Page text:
MarketingSherpa’s Email Marketing Benchmark Guide 2008 indicates that 57% of emailers say list segmentation is “routinely justified.” And most industry experts agree that segmentation works, so this percentage would be much higher if more marketers truly dedicated themselves to this tactic.
Don McNichol, Ecommerce Director, Intermix, and his team got segmentation religion two years ago. For the last year, they’ve become really serious - breaking down their all-female demographic for the women's wear retailer into very distinct files.
Their most successful segment has been ‘executive moms’. For Intermix’s purposes, McNichol says, these moms are career women that make “at least six-figure salaries.”
“They are working a lot, have a household to run and show certain buying behaviors in stores and online. An executive mom is stuck in a meeting with the CEO until 8 pm on Monday, but she’s got to get that special clothing piece for the gala on Tuesday night.”
When emailing this segment, they’ve averaged an impressive 37.5% open rate with a 44% clickthrough rate. McNichol declined to give other stats, but he says the overall executive mom numbers are higher than the pre-segmentation numbers. And the tactic has helped manifest a “60% online sales growth,” he says.
“We have a very healthy conversion rate for the emails that convert at the website. When you factor in the emails that get used at the store, we are even happier. And, our opt-out rate has been less than 1%, which means we’ve really been able to target and understand our customers at a higher level.” Here are the five strategies they’ve used to target executive moms:
-> Strategy #1. Create a smaller bucket
The names in the ‘executive moms’ file certainly didn’t appear out of thin air for McNichol and his team. They mined the segment from a larger, more general file called ‘professional women’.
“When compared to a female without a family who’s just entering the workforce,” he explains, “things like the social calendar and generally what’s important are drastically different for an executive mom.”
Names placed in the executive-mom bucket met the following criteria:
o Six-figure income (data picked up in their biannual survey)
o Overnight or 2-day delivery requests
o High average-order value
-> Strategy #2. Team up with local stores
McNichol and his team viewed email as a potential driver for multichannel sales. They coordinated coupon-coded offers with stores to drive foot traffic toward their 24 US locations. For example, McNichol says, they sent out a campaign about a new high-fashion dress that was available only for a short time at a Los Angeles store.
To target executive moms in a particular city, they simply searched the online database by zip code. Then, they sent an email only to women within driving distance of the store.
“You don’t want to disappoint customers in another market simply because the delivery truck hasn’t gotten there yet. We get feedback from our store managers all of the time, where they tell us about customers getting an email the night before and excitedly coming in during the following morning.”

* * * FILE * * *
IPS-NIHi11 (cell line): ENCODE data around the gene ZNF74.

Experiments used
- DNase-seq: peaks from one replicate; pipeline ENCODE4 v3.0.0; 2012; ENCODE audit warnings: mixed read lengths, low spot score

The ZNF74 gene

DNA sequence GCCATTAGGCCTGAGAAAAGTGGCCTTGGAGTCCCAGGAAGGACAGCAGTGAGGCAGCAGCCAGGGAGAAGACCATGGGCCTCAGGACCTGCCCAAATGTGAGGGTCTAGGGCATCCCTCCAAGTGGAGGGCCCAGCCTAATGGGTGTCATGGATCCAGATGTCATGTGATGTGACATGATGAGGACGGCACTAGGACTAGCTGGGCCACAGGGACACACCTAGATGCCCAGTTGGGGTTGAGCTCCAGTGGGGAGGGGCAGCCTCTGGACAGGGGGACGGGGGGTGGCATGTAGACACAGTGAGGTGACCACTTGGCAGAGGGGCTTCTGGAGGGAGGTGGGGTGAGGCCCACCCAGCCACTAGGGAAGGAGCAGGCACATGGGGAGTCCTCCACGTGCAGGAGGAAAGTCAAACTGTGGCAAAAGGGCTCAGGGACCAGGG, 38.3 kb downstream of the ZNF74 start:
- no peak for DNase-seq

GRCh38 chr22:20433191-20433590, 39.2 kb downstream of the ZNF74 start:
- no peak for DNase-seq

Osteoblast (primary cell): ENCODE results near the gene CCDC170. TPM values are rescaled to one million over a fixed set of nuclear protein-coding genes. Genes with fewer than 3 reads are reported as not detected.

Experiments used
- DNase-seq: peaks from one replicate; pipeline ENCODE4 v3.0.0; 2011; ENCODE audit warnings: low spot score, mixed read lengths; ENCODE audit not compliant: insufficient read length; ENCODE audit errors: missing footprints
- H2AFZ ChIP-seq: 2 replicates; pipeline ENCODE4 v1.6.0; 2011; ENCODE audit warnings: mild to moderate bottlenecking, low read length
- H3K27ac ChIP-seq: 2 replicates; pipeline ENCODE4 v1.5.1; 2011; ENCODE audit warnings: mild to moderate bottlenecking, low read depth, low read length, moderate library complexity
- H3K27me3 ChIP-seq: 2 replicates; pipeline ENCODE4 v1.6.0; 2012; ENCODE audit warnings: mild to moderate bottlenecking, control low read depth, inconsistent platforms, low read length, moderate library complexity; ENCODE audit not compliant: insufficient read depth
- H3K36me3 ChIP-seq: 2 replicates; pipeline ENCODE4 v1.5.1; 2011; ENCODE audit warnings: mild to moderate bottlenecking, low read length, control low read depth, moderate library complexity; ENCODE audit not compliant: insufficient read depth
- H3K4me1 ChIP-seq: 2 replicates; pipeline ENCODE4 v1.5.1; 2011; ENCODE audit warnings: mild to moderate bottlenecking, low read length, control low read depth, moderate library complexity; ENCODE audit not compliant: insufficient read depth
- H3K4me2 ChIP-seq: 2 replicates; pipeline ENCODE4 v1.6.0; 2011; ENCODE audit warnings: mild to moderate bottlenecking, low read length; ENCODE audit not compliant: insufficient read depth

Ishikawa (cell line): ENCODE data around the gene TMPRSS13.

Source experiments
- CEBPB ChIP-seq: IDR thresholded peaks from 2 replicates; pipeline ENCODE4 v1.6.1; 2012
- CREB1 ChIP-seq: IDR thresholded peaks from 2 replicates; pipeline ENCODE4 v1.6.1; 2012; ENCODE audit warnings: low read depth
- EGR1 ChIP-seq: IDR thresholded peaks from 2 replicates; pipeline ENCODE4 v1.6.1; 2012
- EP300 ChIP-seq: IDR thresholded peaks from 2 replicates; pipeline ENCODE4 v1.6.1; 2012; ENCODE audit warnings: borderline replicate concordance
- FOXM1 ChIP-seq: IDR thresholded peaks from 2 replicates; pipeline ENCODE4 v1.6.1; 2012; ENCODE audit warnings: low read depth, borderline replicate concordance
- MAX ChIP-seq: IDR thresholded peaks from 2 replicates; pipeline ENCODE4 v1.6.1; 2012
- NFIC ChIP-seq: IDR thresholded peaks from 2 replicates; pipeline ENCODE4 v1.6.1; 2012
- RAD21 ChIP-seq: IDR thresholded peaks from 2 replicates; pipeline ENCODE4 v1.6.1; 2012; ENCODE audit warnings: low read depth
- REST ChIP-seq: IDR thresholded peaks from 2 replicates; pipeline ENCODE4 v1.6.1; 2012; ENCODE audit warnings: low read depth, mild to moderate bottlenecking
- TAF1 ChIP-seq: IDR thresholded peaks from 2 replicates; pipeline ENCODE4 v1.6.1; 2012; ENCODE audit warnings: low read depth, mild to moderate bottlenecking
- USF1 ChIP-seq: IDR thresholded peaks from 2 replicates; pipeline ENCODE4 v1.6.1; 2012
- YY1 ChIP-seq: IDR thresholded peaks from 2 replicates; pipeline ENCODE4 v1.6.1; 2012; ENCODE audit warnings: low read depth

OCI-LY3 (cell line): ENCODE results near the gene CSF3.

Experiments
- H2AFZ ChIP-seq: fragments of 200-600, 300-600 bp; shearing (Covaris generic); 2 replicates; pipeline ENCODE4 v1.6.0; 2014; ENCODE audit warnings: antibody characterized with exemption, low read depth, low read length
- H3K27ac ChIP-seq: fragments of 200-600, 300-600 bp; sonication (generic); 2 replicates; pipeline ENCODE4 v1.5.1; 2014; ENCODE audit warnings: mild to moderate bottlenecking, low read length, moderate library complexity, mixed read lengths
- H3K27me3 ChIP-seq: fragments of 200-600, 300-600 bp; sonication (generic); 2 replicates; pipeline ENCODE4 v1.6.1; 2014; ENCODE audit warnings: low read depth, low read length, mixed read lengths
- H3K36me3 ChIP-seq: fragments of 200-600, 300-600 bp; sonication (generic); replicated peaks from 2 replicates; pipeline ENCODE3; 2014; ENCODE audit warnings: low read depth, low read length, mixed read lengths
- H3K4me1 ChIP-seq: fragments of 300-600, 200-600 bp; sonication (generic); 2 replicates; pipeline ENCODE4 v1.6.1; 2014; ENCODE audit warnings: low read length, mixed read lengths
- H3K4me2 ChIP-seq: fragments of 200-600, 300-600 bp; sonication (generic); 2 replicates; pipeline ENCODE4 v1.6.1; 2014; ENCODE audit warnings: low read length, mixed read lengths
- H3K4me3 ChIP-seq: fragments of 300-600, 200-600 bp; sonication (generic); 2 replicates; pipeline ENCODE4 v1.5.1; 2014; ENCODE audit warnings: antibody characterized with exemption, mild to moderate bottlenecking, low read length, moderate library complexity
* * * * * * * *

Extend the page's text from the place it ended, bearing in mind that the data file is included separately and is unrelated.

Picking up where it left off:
-> Strategy #3. Adhere to once-a-week frequency
McNichol and his team followed a best practice for frequency: How often you send emails should have much more to do with a customer’s needs than with sales goals. In short, they sent one email a week – an ongoing strategy.
“Our subscribers know that we are not going to run promotions constantly. Whether it is email or direct mail, they understand they are not going to get dozens of blanketed campaigns from us.”
-> Strategy #4. Make executive moms feel special
There were occasions where a portion of the executive mom file got a second message in a week – a local opportunity they’d appreciate being *exclusively* privy to. McNichol and his team did this to make subscribers in this high-end file feel like they belonged to a special club.
In one instance, they sent out an invite to nearby executive moms when their warehouse in New York was making space for new products with a clearance sale. The invitation offered them a chance to come early – before the sale was open to the public – to have the first pick at the clothes.
-> Strategy #5. Mail postcards
The executive moms’ emails were given an occasional boost from direct mail. Those campaigns were supported with full-color, 5-by-7-inch postcards, which employed the same marketing copy and imagery as the email.
“Some of the segment responds more to email; some like the postcards. But if we send a woman four postcards and she doesn’t respond – but she is converting via email – we’ll definitely quit [snail-mailing] her.” 3 Additional Tips for Emailing Executive Moms
-> Tip #1. Make online offers at night.
Typically, because of their busy schedules, executive moms shop online in the late evening during the week and in stores on weekends. Tailor offers to their schedules.
-> Tip #2. Tailor the offers to the demographic.
McNichols and his team do not promote the clothes that women wear to singles clubs to executive moms. They don’t treat them like they’re super young. Rather, they stick with the latest fashionable dresses that are appropriate for the workday and a night out with a significant other.
-> Tip #3. Make the purchasing experience easy.
OK, all email segments demand this type of treatment. But remember, these women are especially busy.
“Make every interaction with them a convenience,” McNichol says. “They already have enough things to deal with in concerns to their family, job and social events.” Useful links for this article
Intermix's Targeting Strategy
New Study Data: Moms Spend 13.2 Hours Per Week Online (vs 7.6 Watching TV)
MarketingSherpa Email Marketing Benchmark Guide 2008
iPost – Intermix’s email services provider: